"Support for this podcast and the following message come from internet essentials from Comcast, connecting more than six million low income people to low cost, high speed internet at home. So students are ready for homework class graduation and more now they're ready for anything from WHYY in Philadelphia. I'm Terry gross Smith fresh air today. Melissa McCarthy, she stars in the new film. Can you ever forgive me as a biographer, turn literary forger. We'll talk about growing up on a farm. Her early comedy act, her breakout role in bridesmaids and playing Trump's former press secretary, Sean Spicer on Saturday Night Live. She was initially skeptical. She could look like him the really lovely special effects guy. They're just said, oh, yeah, that's not going to be hard at all. That'll take like a half an hour, which I thought, oh, I thought it might be harder to switch over to a man, but it really wasn't also, John powers reviews the BBC series bodyguard. Which premiered in the UK in August and became one of the biggest hits of the decade. It drops on net flicks Wednesday, that's on fresh air. My guest, Melissa McCarthy is known for her comic roles in movies like bridesmaids and the heat, and for her impersonation of President. Trump's first press secretary, Sean Spicer on Saturday Night Live now she takes a different direction in the new film. Can you ever forgive me which is based on the two thousand eight memoir of the same name by Lee Israel? Israel who died in two thousand fourteen how to moderately successful career, writing biographies of people who had fallen out of the popular consciousness like actress to Lula Bank had and gossip columnist Dorothy gallon. But after her biography of stay Lauder, flopped, she couldn't find a publisher for her next book about vaudeville star fanny, Brice finding herself broke unable to pay her rent or her cat's vet Bill Israel deplored her writing skills to forge letters by literary luminaries, like Dorothy Parker, EDNA Ferber Noel coward and the actress Louise Brooks and sold. The letters to collectors, reviewing the film in the New York Times AO Scott wrote Lee, Israel may be the single most interesting movie character you will encounter this year. Let's start with a clip from the film in which Israel confides her secret to Jack hawk, a fellow alcoholic who scrapes by on charm wit and numerous scams and hustles Jack is played by Richard E grant. Each of these characters has an acerbic sense of humor. Can you keep secret. All my friends are dead. Quite by accident. I find myself in a rather criminal position I count fellow criminal activity could possibly involve except to cram efficient. I mean, embellishing documents. You forging checks out letter, Mary letters by writers. Little tricks, millage does. If you're not understanding the world of elite collectible, literary artifacts were suppose not how thrilling to be full djing pieces of paper. They go, where levers I selling to some, she getting. I don't know why I told you it's a, it's a waste of a secret actually gone out there and gotten a rock and told the rock because I get a better response. If you told about this. Deal? No one without France. Melissa McCarthy, welcome to fresh air and love you in this new movie. So congratulations on it. This is a really different role for you. You play somebody who is very funny in a caustic sarcastic bidder way, but I wouldn't call a movie a comedy, and there isn't any physical comedy for in it and you're very physical comedy. So I know you're starting saying Vincent, an dramatic role, but you consider this movie a new direction for you. I think it's a, it's a new direction for how I think most people are used to seeing me. I was in New York for many, many years, doing dramatic plays. So I'm quite comfortable. And I always kind of think, if you, you know, put all the all the things I've done together. I may have even done more drama than VIN comedy in its totality. But as you realize, I most people haven't seen a lot of that. It was incredibly far off Broadway plays. So the thirteen people at each performance don't don't have much impact. So I skim through the memoir because you know the movie is based on a memoir by Lee Israel's. And so I might have missed this, but you don't really get a sense of who she is physically what she looks like. And I don't think there's a lot of insights into her personality. So we had to go for those insights. And did you have a sense of what she looked like. Now there's a true to lease personality there. There is not a lot of her personal life to get to take a look at and also with before everyone felt the need to document in every single moment of their lives. And I was lucky enough though the two of our producers David year now had known her for twenty years. He was, you know, had a very big part in kind of poking and prodding her to even write the memoir, which he, it says she was very difficult about again, true to lease kind of caustic, prickly nature. She didn't want to write about herself. She didn't didn't like the idea of it and finally did which worked out well for her, but and carry another producers newer for ten years. So I really just kind of sat and listened to their stories and listen to, you know how difficult yet to me always so witty and kind of fascinating. She was. So I, I got a lot of the. The characters from that, and then the rest, you know, a kind of conjured in in created. So something I thought was a very telling detail about Lee. Israel's personality is that she had a twenty one year old cat who was like infirm and addled and living under the bed, and her apartment was infested with flies. Yeah. And she writes, I found no connection between the flies and my cats litterbox, although it should have been clear that she was doing what my grandma Lena used to call her business under my bag, and her business was attracting flies. I did not smell anything rather like those serial killers who garnish their flats with hacked off human parts, but never seem bothered by or even aware of the stench. And I can't help, but wonder like how you see on the film that the whole underneath her. Bad. It's just covered with cat poo and she's totally unaware of it. But when someone else walks on apartment, they they have to leave because it smells so much. So you had to ask yourself right when you were playing her like, how could she not have noticed? Well, how how far into denial and there was such an inner. I thought, you know, there was such an inner spiral for Lee in terms of just shutting down and pushing people away in in in going inward. And so much played, I kind of there was there seemed to be such a struggle and interior struggle for her and so much kind of anger and frustration. And it was at a point in her life where the one thing she could do, which was right, and she was a great writer. She was being told she was upset elite, and I think she was just no longer just as though in the same way that she was not flexible or capable enough of simply starting a new career or even. Getting a job and just dealing with people. She, she did not have that ability. She could only do the one thing. And I, I think the more her life spiraled out the less. She could, you know, see what was literally right there in front of her. It's like, you know, I, I think there's a thing when people kind of just start to barricade on the interior of themselves that they're, you know, you do truly become in denial of what's right in front of your face. If you're just joining us, my guess as Melissa McCarthy and she stars in the new movie, can you ever forgive me? So I want to ask you about something you did so well, which is playing Sean Spicer and Saturday Night Live President Trump's first press secretary who had a very oppositional relationship with the press. So here's, here's, here's that leases analysts here. Here's your first outing as Sean Spicer on Saturday Night, Live. Begin tonight by pollen is ING on behalf of you to me. Traded me these last two weeks and then apology is not accepted. Because I'm not here to be your buddy. I'm here swallowing and take Nate. Okay. Something, shiny funny monkeys. That you know, President Trump announced his Precourt picked on the national TV today when he entered the room. The crowd greeted him with a standing ovation which full fifteen minutes and you can check the tape on that. Everyone was smiling every happy. Red shoes. Every single one of the women was opulent in west in right. No one. No one was said, okay, those are the facts forever. There. Something else. Now the president scheduled for today at three forty, five to president will host shit encore screening of finding Dory. The story of forgetful fish. Okay. Everybody likes that. Then six PM. He's gonna bother the national perk system, but. Good stuff. So great. Mike. Spicer. What do you think listening back to it? I, it's strange to hear back. I forgot just kind of how truly absurd it was and yet kind of true to form so rattling I always wanted to know whose idea was it for you to play Spicer? Did they call you? It said descend life folks, call you and ask you to do it, or did you suggest the idea to them? No, my no. I did not suggest it. I would never ever have thought of that in a million years. My friend, Kent sublet. That's one of the head writers at SNL that I know you know, going back to the groundlings theatre in Los Angeles, he called and said, would you ever come in and do Spicer? I wrote something that I, I think you can play and I was like, what? The the, what I can't play him. I don't. I don't do impersonations. I'm not a man. I don't know. I have no interest. It's not in my wheelhouse and he just kept saying, you know, I think could do it. I think. You know, just come in, can I? Can I send it to you to read? And I think I said, oh, I don't think it's quite my thing. And then I believe the next day I saw another rather, you know, insane press conference where I thought this is weird or than anything I could actually do it. We can't even. We can't even match it on us analysis. So absurd and I just thought, okay, I'm gonna come in and read it and talk to you guys about it. And you know, I think then the the real humbling blow as I thought, well, how how long is it gonna take like can can we even get me to look like him and the really lovely special effects guy. They're just said, oh, yeah, doesn't not gonna be hard at all. That'll take like a half an hour, which I thought, oh, I thought it might be harder to switch over to. Man, but it really wasn't and they got it down to like, you know, at one point we were doing it in like fifteen minutes, but it was just thought, I think I got the feel. I started to think maybe it's time to kinda hold hold the mirror up and see if anyone realizes how kind of ridiculous they're being. So one of the things that you became famous for within that sketches, the moving podium which you've kind of drive aggressively reporters. And then there was like one one sketch we actually drove it down was a Fifth Avenue in Manhattan. We were all over Manhattan in that podium which was very surreal, shooting it. I, I think pitched it at one point of, you know, do we go? We have sale into the to the sunset, and I think I just actually thought it would be fun to drive kind of a segue podium around Manhattan. I didn't think they would ever let me do it. Oh, a several. Is that what it was on? Well, it was kind of based on that some, you know, these incredible people built this whole. Rig. So it was kind of a podium sitting on a segway type of contraption, but they built, they built this whole thing and rigged it, but it was weird. There were just, you know, all up and down the streets are all these people watching, and then you could. I'd look up into the building and just see, you know, hundreds of people's kind of pressed against the glass. And I thought this is the most surreal moment I'll probably ever have. So something else you're very famous for as you role in bridesmaids and the most famous or maybe infamous seeing is Len. When the bride and the bridesmaids get food poisoning as they're trying really expensive, fancy bridal dresses, you know, bridesmaids stresses and they get like super sick. And of course there aren't enough bathrooms. So you end up sitting on the bathroom sink in your expensive gown that you're trying on. And the whole scene is very intentionally growth. And I'm wondering how you felt about that scene because part of the of the scene part of the point of the movie is that you know, women could do gross out comedy just as men can, and it really wasn't the point of, okay, none of us felt that way about it and that that scene was actually kind of injected into the film kind of late into the process. And I think at first everyone bristle betta in thought we don't wanna do this grow for the sake of gross. It really isn't any of our humor. We didn't find it funny because it did feel like for like a better way determine foot Mullick. Guy move. And do you remember us talking about it? And they said, what? The only thing that appeals to me does seem funny in kind of. The type of thing you watch and go. Thank God. It's not me. I said, if we just play the, the horror in the embarrassment of it because we are things like this do happen. I said, if it's less about gross for gross in more about, oh my God, I can't make the earth swallow me up. And if you play, I think how maybe more women would do it in terms of it was horrifying. Not. We weren't going like, yeah, look at this. We were all desperately. Even though we were friends within the movie saying like, oh my God, just look somewhere out like we couldn't escape it. And then I then I think we started to reconcile with the fact that like it could be funny for the sheer sake of being like, what is the worst thing that could happen to you and in how do you kind of like just like a horror movie get through? It is interesting to hear you say that because the second half of my question was going to be, okay. Some women found it liberating that you know. Women can do out Umer like men, but then there's the question. Do women went to establish their quality by doing gross out scenes? So yours is really interesting because you're saying that's, that's not really what was intended, but it wasn't intended. It was really talked about because I'm not one for bathroom humor or stuff like that. I think sometimes there's that horrible in wonderful feeling you get where you're so embarrassed for the character. And I think that's showing the character kind of going through such a vulnerable humiliation that we can all laugh at it because in some way, we've all done it. We've all fallen said the wrong thing had some shaming thing done, and I think I think at least for myself, that's that was the connection to that's a real human experience. Even if that particular action hasn't happened to most people, Melissa McCarthy, something else that you're famous for is insults insulting. And not in real life, maybe unreal. I wouldn't know. I don't know you in that way. But, but the most famous example of that is in this is forty and there's there's a feud between your teenage kid and pull road and Leslie man's teenage kid. And this becomes a feud between the three parents and they're all called in to meet with the principal and the the, the other couple, the Leslie man, Paul Rudd couple have threatened you. So you're all just kinda going at each other in the office. So yes, let's hear that seen it starts with you. These people are liars. He said that my son was an animal and if I didn't keep him on a leash that he would hit him with his car. Did you say that that's that's ridiculous who talks like that you do. Say what I said was that we need to keep an extra. I on our kids because with all the technological advances, they need to learn to use them responsibly. No, no, what he what he said to me was he called me a what language, Catherine language, voting. How can relay what these two nut balls said to me, unless I say, can you please not talk like that, Catherine, music manage for her next door? Sorry, music man. Maybe I looked more like this fake couple. Looks like they're in a Bank commercial. That's what you look like. You're abate commercial couple. None of this talk is productive. I would like to rear up at Jack knifed my legs and kick you both in the jaw with my foot bone. Really scaring me. This is what happens when you corner a rat, you corner me, I will shoot through you. I'll shoot you. Okay. And then as the credits roll at the end of this is forty, it's just you kind of improv ING insults in that scene. It's just goes on and on with more over the top insults. Is that something that you're famous for outside, like in the real world, being able to to do really funny and sold? No, I know I do not go around insulting people hope ever. I don't know if it's a cathartic part of the work that you know you do something so kind of like yourself and maybe it's why I don't do it in life. I get it all out on onscreen, but yeah, with the first time I watched that back. I kept saying, I didn't say that. Never say that. And the person sitting with sid for watching you say it, you set all of it. And I, I didn't remember saying most of it which made me feel slightly crazy. There's just trying to say every anything that came off the very top of my head. I hadn't planned anything. So you know, maybe it was just that so much kind of free free word association that I didn't kind of log it into my memory head. You improv insults before? Yes, I've had coincidentally, I have played a lot of kind of very assertive characters that you know, I think in the heat. Especially part of part of the part of the characters. DNA was just too literally say anything kissed to kind of tear people down, and I think to try to stand her in her own authority. So it was a big part of that character. You're very regressive detective on that very aggressive detective. There is a fun to it. I mean, I would never want to do it in real life, but it's part of the fun of getting to act. You do these things that you would never do your boulder, your harsher, you know, you're, you're just ripping insults at someone and there is a there is a fun to it because hopefully, you know you, you don't do it in your real life. My guest is Melissa McCarthy. She stars in the new film. Can you ever forgive me? We'll talk about growing up on a farm after a break and John powers will review a new BBC series that drops on Netflix Wednesday. I'm Terry gross, and this is fresh air, and here's a song from the south. On-track of, can you ever forgive me? It sung by blossom Dearie. I'll take Manhattan. The Bronx and Staten Island too. It's lovely going through. Sue. It's very fancy. Support for this podcast and the following message come from trader Joe's where the concept of fresh is something that they take seriously. There are fresh episodes of their podcast inside trader Joe's and trader Joe's has fresh fruit, fresh meat, fresh milk, fresh eggs, fresh Hawaiian shirts, fresh bread and fresh values on all products for fresh air. You need to walk outside the store or listen to this podcast, I guess, is Melissa McCarthy she starring in the new movie? Can you ever forgive me as a biographer, turned literary forger. It's based on a memoir by the Israel. You grew up on a farm in Illinois. It's hard for me to think of you as a farm kid. Would you describe the arm. It was in Plainfield Illinois. It was about three miles out of town. It was a corn and soybean farm at any given time. We'd have between twenty and thirty cats just on the outside. It was it was that because you were, you know, a cat people because of my well, probab- probably both. But really the main reason was that, you know anytime someone had a litter of cats or couldn't get a cat adopted or alliterative opted, and they had nowhere else to go. We would, you know, my mom and would take them in and she thought, well, what's the difference? We're on a big farm. It does help to keep mice from ever getting into the house and she's a, you know, a softy and we all liked cat. So they would stay outside. They weren't, you know, it wasn't. It wasn't like a a horror movie where there's. Living. But you know, and people would put boxes of cats. Like in our driveway was thought it was kind of sad and terrible, but we take him in his kids. We'd love it. I think I think it did definitely frightened parents of my friends the first time you know, the first time I got taken home. There was always a bit of a catch in my chest of like when they finally get down the gravel road, pull into the driveway. There are going to be twenty five cats that rush out to the car in a very friendly way. But it does seem like, oh, this is this is how we'll all be killed. And I just remember the first time parents were always like, oh my God. Oh my God. I'm like, it's fine. I'll get out here. I'll just get out here and they're like, well, why do you have so many cats? And you know, it's like an eight year old kid. You're like, well, you know, we just take them in and it's it's not as weird as it looks. Meanwhile, you know, they were just like, get out, get out of the car. What did you see them? You must have had a lot of cat food. There's a lot of cat food that were we'd make like big pitchers of food. I remember using j. have not thought about this. We believe, lease carnation powdered milk, and we'd like rip up bread and lots of cat food and make this kind of Stu concoction and then go out on the back porch and you know, and call all the cats. And that's a lot of cats to come running at one point. You know, especially if some of the cats were newer and a little more slightly Farrell, my mom was very aware of shirt. All the cats got pets. So they got used to people used to being around and she's really sweet. So sandy would always pet each cat while they were eating and make sure that they got used to like people touching them. And at one point she was out there doing that. And when she stood up, she realized that one of the cats was a skunk been. She had been chatting and petting the skunk being like, oh, you'd like that had a good dinner. Oh, then she stood up in the light that she had been block. Being with her body, the light hit the skunk. So yeah, it was all all were welcome. I guess, is the take away their hope. She didn't get sprayed by the skunk. She didn't just kept eating she, you know, it's probably the only time for sure it got pet by human. Melissa McCarthy. At what point did you start thinking about either acting or comedy, which came first like acting or comedy, but combination stand up, stand up, came first in kind of suddenly and moved to New York. When I was twenty kind of out of the blue of living in Boulder Colorado, not sure exactly what I was doing or why I was even there. I'd moved there with my sister and then just was still kind of lingering and had a friend come and see me. Why are you in boulder? Like I said, I don't know. I only want to be in New York. So three days later moved to New York City that night, he found a place to do stand up the next an open mic night the next day because not because I'd necessarily talked about stand up, but I think I kind of did a lot of telling stories and like to, you know, I found it fun to make people laugh and our first night he said, you. I should do. You're, you're gonna do Mike night tomorrow night. I said, all right. I think because I was twenty and. You just kind of think everything's big deal. You know now I would be terrified, but at twenty I just went, okay, that seems fine. We're not doing anything else and I went up on stage the second night. I was in New York and. I kinda thought, oh, I think this is what I'm gonna. Do I remember calling my parents saying, I'm not going to go back to school. I had planned on finishing up at FIT hidden finished school, this fashion? Yes. And I wanted to do women's clothing. It's kind of all I kind of ever thought about from, you know, my grandmother was a seamstress, maybe that was imbedded in me, but it was really my. It's what I did. You know, I really loved it. I loved making close loved watching other designers studying what they did. I love the whole process. I was always sketching. And then I did stand up one night and I just thought, I think I'm gonna go this direction. Do you remember any of the material you did that first night? I do strange. I'm sure it was terrible. I was at stand up New York for an open, Mike. And I remember first of all, I hadn't written anything. I just kind of got up on stage. I didn't know that you were supposed to write. I mean, just oblivious oblivious to any any preparation. Or an went up on stage and I had a bigwig on and kind of a very eccentric. You know, I think it was like a silver metallic of trench coat dress and and I remember just starting to talk about being in New York and being so tall and wealthy and having everyone love you so much. And I think it I, it really threw people as you know, it seemed so egotistical and nurses, cystic, and I thought other not liking this and I went harder and I kept complimenting myself more and more, but in ways that these were not factual compliments, I was saying everything I wasn't. I had thirteen cents. I was not tall. I was not fabulous in sought after in New York. So I do remember that feeling of them realizing that I'm making fun of myself. I'm not complimenting myself. And then when they started to laugh, I just thought all. This is really fun. This is really strange and fun and such a tight rope backed of. They didn't like me a minute ago. And now I think it's okay. And then I could say anything because they knew it wasn't serious. And I think I pulled somebody up on stage and talked about us being engaged, and he was clearly there with a date and I didn't really know how to do joke. So I just kind of, again, I went on as a character. I went on his miss y. I never would have gone on as myself, but through a character I could be more ridiculous and more bold and brazen, and I would not go and just plop down on someone's lap and talk about how much they love me. But as this character could and I just felt a great freedom in that. Would you always rest the way you described? Yeah, I was always completely completely in a different. I was always in a huge wig. Some very elaborate costume, but. Almost club kitty, but not as alternative at that point. I was living with on my still best friends, Brian Atwood who now is shoe designer, but at the time he was at Fatih. So he was making all these different close. So I would wear, you know, I would grab things that he was making for class, and we would go out and go do stand up that night. And I would throw on one of his like, you know, we, we're LeMay swing Cape or some kind of scuba suit thing, and it just seemed so fun. It was also much more ridiculous in fun, and I just thought, well, why not? What else do you get to wear? Like a scuba dress out? Let's take a break here and then we'll talk more if you're just joining us, my guess is Melissa McCarthy, and she stars in a new movie called Kenya, ever. Forgive me, we'll be right back after this break. This is fresh air support for this podcast and the following message come from each raid. Are you ready to make moves with your money, invest with each raid? And you'll see how simple investing can be. No. Matter your level of experience, each rates, easy to use platform keeps you in the know about your money every step of the way, but it's not just their platform that sets them apart. Each rate has the people to offer guidance and support to make your money work hard for you for more information, visit each raid dot com. Slash NPR each rate, securities, LLC member. FINRA as I p c, Olympic gymnastics doctor, Larry Nassar abused hundreds of women and girls for more than twenty years before he was caught here. How a team of women brought down a serial sexual predator believed a new podcast from Michigan, radio and NPR. Let's get back to my interview with Melissa McCarthy. She stars in the new movie. Can you ever forgive me when we left off, we were talking about her early stand up comedy career. So did you perform at gay clubs? I did. Duplex was one of my favorite places to perform. I just loved it also because. You know the heckling wasn't there, which is really why stop standby didn't do it that long. I think people think I did it longer and probably better that I did. I didn't. When you went into a regular comedy club? Something that I really didn't like was there is this element. There was always one. So he's one guy that always really did literally seem like, do you just go club to club like, are you actually the same guy? 'cause it was the always the kind of you know, one, you weren't even fully up on stage yet, and there's always somebody like take your top off. You're just like, what? Like what you're taught like? Does that ever work for you his any woman ever been like, oh my God, I wasn't thinking of it, but you know what? I'm gonna take my top off like it just, but every time or something in that vein. And especially when you're starting out, you have, you know you four and a half minutes. And the only way to stop someone from yelling and heckling is you have to really shut him down like truly shut him now, not just like, okay, buddy, you know, got it. They're going to keep doing it and they're going to keep doing it. So in order to actually make them bequia, you would have to kind of truly humiliate them not in a joking way because strangely just trying to indicate to them that like Etta wanna do this. I don't want to have this back and forth with you, and I'm not gonna take my shirt off because I'm not saying so I felt I had to get so mean and so cutting and actually really make the person so Barras that they stopped talking. What was. One of your favorite insults that you gave onstage in response to a heckler God. I don't think it was my favorite. I think the war at work, the more I hated it. It usually would dissolve into some kind of thing about or you hear with your girlfriend and then, oh, you're not. How's your mom's basement? You know, it would always kind of go down that road of like this. So surprising like can I get a show of hands from women who who isn't crazy about this guy asked me to take his shirt off like and I would do votes in the talk about like, wow, you have no takers and it would dissolve from there but afterwards, and then. On a selfish note. I also thought out of four minutes. I've taken two minutes doing something that makes me feel bad about myself. No, you feel terrible. 'cause you'd watch the person finally be truly embarrassed enough to stop talking, and then you're looking at this guy who even though I think he's a jerk and should have been quiet to begin with now, he actually feels bad like to his core, and then I'm supposed to somehow transition to like, so I was walking down Madison Avenue and you're just like, how? What's first of all there's no real good transition there. And then now I've got two minutes left at the ask is if you go over time, they're gonna play you up stage. Is there somebody there was a comedy club owner, like tapping his watch and saying times there's the light. Oh, is the ever present not to ever not be heated light that the first time I I went up, I didn't. I didn't know what the Lightman flashes. Yes. When that light flashes, it is literally like finish your sentence in get off stage. You have ten seconds before you know the stage explodes. It is really a big deal. It's a big deal to the owner or manager who's ever running the night. Also a huge deal to the other comics because you don't get to suddenly do eight minutes. If we all get four that's like a, oh my God, it's a really big deal. Yeah. And other people's time. Here's stealing it. Yeah, you're taking it out of. They're going to get less. But the first time I did stand up right there was people actually laughed at something much my surprise and as they laughed, he flashed the light from the booth. And I thought it was kind of a non verbal applause from the manager like, yeah, I thought I thought he was saying, like, Atta girl know, keep it up to they. I didn't know why he was. It was the first time that I'd seen him flashlight, and it happened right on a laugh. So then he continued flashing it, which I thought he meant keep it up. It's going great. So I kept talking and the light kept flashing, and I thought this guy really likes me. He's really encouraging me. And then I, I got off the finally did get off the stage. I can't remember if he came out and was like his arms were flailing or Finally, I was just like, I don't know us to say I've been. Here for like nine minutes. And I came off and I just remembered him screaming at me in a hallway, asking me what's the matter with me? Have dumb. Can I be? And I was like, I thought you were encouraging me which I think blew his mind that I was like, so naive that I truly didn't know. So you one of the women who has taken on like producing and writing films and has that been an attempt to make sure that you can at immaterial that means something to you that you care about and give yourself good roles because yeah, I think it's often hard for women to get. Good roles. I think it is. And I think you know the day goes by where I don't realize how lucky I am and I've never minded how much extra work. I always thought I wanna be a part of making these three dimensional flawed. You know, often challenging, but to me really real women, I just thought so many things I read. We're kind of. I don't even know what in the in the breakdown you would describe them as pleasant? I was like, I don't know how to play pleasant, like who? Who cares? There's nothing to sink your teeth into. It's like the perfect close and they look really nice and they have a nice relationship and their houses. I just thought, oh my God, like who who wants to watch that. I don't. It didn't wanna play it now. So thought all the people I love in like our. Filled with quirks and eccentricities and isn't that why we always love or even dislike. People take were were bundle of all these different weirdnesses. And so often I I've, I've felt that everything I read for female character was really bland in often a bummer. Just kind of everyone's having fun. And then in would come the woman to go like Karl Sam. Phil, I thought, oh my God. How many times can I just randomly walk into a room in, say, the guy's name? I'm like, why doesn't she ever walk in and go like, what's going on? This is fun. Why? She always a bummer. I just didn't know how to play it. I felt like I don't have the skill set to play this because I don't know why she's doing it a morning. If you feel that you've been affected by the metoo movement, which you know, I mean, like Harvey Weinstein fell several actors. Their careers are at least temper. Rarely, and it because they were outed for assaulting or rossing. Passing behavior to two women. So like as somebody who's both, you know an actor, a writer of producer has the kind of change in climate been meaningful for you? Can you feel the difference? Do you feel that women were being more empowered in Hollywood now? Every little inch. I will take every centimeter forward. I'll take. I think the more we talk about it and the fact that it is becoming less acceptable. You know, I think I think the treatment of of women just can't be dismissed. You can't treat half the population so poorly in have it be like me, you know, boys, there has to be repercussions in happening in all fields, which is what I think is so important about me too. It's it's branching out to everyone. It's all women that need help that need money for representation. It's saying that we're all in it together, and I think the more we link up and realize your strength in numbers. It can't be for the worse. Melissa McCarthy, I wanna thank you so much for coming on our show of greatly enjoyed it. I love you in your new role in Kenya, ever. Forgive me and let's continue the conversation. Some other time I would love to this has been just a dream. I love the show so think so much for having me on Melissa McCarthy stars in the new film. Can you ever forgive me as a writer turned literary forger after a break, John powers will review a new BBC series about a police bodyguard assigned to protect the woman politician who may be a terrorist target. It drops on Netflix, Wednesday. This is fresh air support for NPR and the following message come from ZipRecruiter, the smartest way to hire ZipRecruiter's powerful matching technology finds the right people for you and actively invites them to apply. That's why ZipRecruiter is rated number one by employers in the US based on hiring sites with over a thousand reviews on. Pilot. And right now listeners can try ZipRecruiter for free at ZipRecruiter dot com slash fresh, hey, this is stretch Armstrong Gosse at the hosts of less good. We're back with a brand new season. We've got about do Lenny. Kravitz black thought m more. You'll hear a b side stories from A-List guests subscribe. Now. When the BBC show bodyguard premiered in the UK last August, it instantly became one of the biggest hits of the decade. The series which drops on Netflix on Wednesday tells the story of a war traumatize police bodyguard who's assigned to look after an ambitious woman politician who may be a terrorist target. Our critic at large power says, it's recklessly entertaining near the end of John Maccari's great spinal tinker tailor soldier. Spy, one of the agents notices that his car's passenger door is unlocked. He instantly begins wondering how that happened survival. He thinks is an infinite capacity for suspicion. That capacity gets put to the test in bodyguard. A new BBC series created by Jinro Curio whose numerous compelling shows about the dark side of public institutions unfolding over six episodes bodyguard is decidedly not a remake of that old Kevin Costner Whitney. Houston movie, and you will wait in vain to hear someone built out, and I will always love you. This is a high powered state of the art thriller about terrorism political chicanery, and the perils of acting in good faith. The series stars which would med the handsome Scottish actor best known as Robb stark on game of thrones. He's actually far better here playing Sergeant, David, bud and ghanistan war vet with PTSD in a broken marriage who works for the London police as a buddy guard for visiting dignitaries. When we first meet this tightly wound loner, he's just learned a terrorist plans to bomb the train. He's writing a tense twenty minute opening that announces the shows intention to keep us permanently on the edge of our seats. Such but handles the situation. So deftly that his boss gives him what looks like a plumbing sinement. He sent to protect Julia Montague played by Keeley Hawes the home secretary in the conservative government who beneath her good looks possesses a spine of the purest Thatcherite steal the ruthless, Julia intense to supplant her party's prime minister by whipping up fear of Islam, terrorism, it's an approach that her bodyguard despises here the to talk after she's done to TV interview, pushing national security and defending the wars in Iraq and Afghanistan may ask them. Then few that don't tell it. Did you mean what you said. I'm sorry. By the Middle East. I don't own you say, well, the people want to hear. I'm about doing the right thing making the hard choices. This is David slash, Dave. I don't need you to vote for me to protect me. Let's shoot them. I'll do required. What's required extremely tricky. Dick, someone really is trying to kill Julia Montague, but who could it be Islamic militants renegade elements of the security apparatus, her conservative party enemies before he's even settled into the job sergeant, but is dodging assassins bullets being ordered to spy on the woman protecting and discovering that he finds the home secretary kind of well, hot one bodyguard aired in the UK a couple of months ago, it became a national obsession. Not only does this show offer more shocking twists than a tankful of electric eels, but it's hero is in many ways. The male version of homelands charismatic carry Matheson a devoted, but psychologically frame officer who susceptible to the allures and manipulations of those he should know better than to get entangled with. He must find his way through a minefield of unreliable characters. His ex-soldier pal who's hell bent on vengeance. The head of the London police forces. Anti-terror squad who's at war with 'em. I five and the conservative party's nasty chief whip. All of this makes the series gripping it doesn't make it serious, like homeland scandal, house of cards and their spiritual godfather twenty four buddy guard taps into big issues like terrorism and government snooping, but only to keep us guessing more concerned with being a good ride than exploring character politics. The show is a wash in a timely cynicism, the paranoid thrillers of the sixties and seventies seven days in may or three days of the Condor or all the president's men were made for an audience that assumed a stable law abiding political system such thrillers took their sting from the cautionary suggestion that we didn't know what's really going on that the system was being threatened by conspirators rogue generals rogue spies even rogue presidents these days in both Britain America. Countless millions on both left and right. Believe that the state itself has gone rogue. Lawless conspiracy has come to seem so normal. That seventies paranoia now seems almost innocent without the ballast of a stable world to keep the action anchored. Anything becomes possible on today's shows. Kevin Spacey Shelvin reporter in front of a train in house of cards, a sleeper cell marine murdering, the vice president in his own office in homeland. And so it is with buddy guard. A finely tuned series whose delirious improbabilities reveal themselves like clockwork. The show doesn't seek to alert us to the dangers of terrorism and government malfeasance by now we've had all the warnings we need instead bunny reduces the things that scare us to shamelessly white knuckled entertainment with a neat resolution. Don't worry. It suggests it's just another thriller. John powers writes about film and TV for vogue and vogue dot com. He reviewed the BBC series bodyguard. Which drops on net flicks, Wednesday tomorrow on fresh air. We'll talk about voting rights and voting restrictions. My guess will be journalist Ari Berman, author of give us the ballot. He says, twenty four states have implemented new restrictions disproportionately affecting minorities ranging from requiring voter ID's to closing polling places. He'll also tell us about the seven states where efforts are being made to expand voting rights. A hope you'll join us fresh Air's executive producers, Danny Miller, our technical director and engineers Audrey Bentham. Our associate producer of digital media is Molly seavy nesper Roberta. Shorrock directs the show. I'm Terry gross. Support for NPR and the following message come from circus oh, lay crystal, a frozen playground of world class ice skating and stunning acrobatics. See it live at Capital One arena from December. Fifth to ninth tickets available now at circus. Oh, lay dot com.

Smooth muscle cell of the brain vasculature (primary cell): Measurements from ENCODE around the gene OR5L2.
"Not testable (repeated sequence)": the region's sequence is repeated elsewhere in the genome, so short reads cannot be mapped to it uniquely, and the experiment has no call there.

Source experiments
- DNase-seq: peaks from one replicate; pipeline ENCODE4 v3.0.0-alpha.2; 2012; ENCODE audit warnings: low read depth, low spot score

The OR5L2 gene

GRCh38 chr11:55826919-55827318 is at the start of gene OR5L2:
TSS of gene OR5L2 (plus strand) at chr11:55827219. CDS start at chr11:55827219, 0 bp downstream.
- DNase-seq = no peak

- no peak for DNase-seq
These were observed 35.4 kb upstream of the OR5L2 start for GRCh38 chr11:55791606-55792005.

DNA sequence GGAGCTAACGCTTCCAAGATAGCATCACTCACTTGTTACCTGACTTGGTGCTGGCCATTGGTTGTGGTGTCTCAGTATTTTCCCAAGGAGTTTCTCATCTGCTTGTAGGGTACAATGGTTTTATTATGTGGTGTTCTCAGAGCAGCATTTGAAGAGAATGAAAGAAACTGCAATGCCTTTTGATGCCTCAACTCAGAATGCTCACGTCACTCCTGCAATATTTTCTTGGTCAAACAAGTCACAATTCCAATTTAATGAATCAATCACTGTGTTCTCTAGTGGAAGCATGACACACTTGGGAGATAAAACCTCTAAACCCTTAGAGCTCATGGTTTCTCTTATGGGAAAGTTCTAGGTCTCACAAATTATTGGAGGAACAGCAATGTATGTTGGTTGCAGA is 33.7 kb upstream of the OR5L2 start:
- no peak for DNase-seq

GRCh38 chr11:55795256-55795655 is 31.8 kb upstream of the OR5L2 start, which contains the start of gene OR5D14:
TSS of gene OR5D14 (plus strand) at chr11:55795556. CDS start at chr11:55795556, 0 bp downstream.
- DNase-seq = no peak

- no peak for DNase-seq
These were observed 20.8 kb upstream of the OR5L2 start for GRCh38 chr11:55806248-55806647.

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Zanna Roberts Rassi | Milk Makeup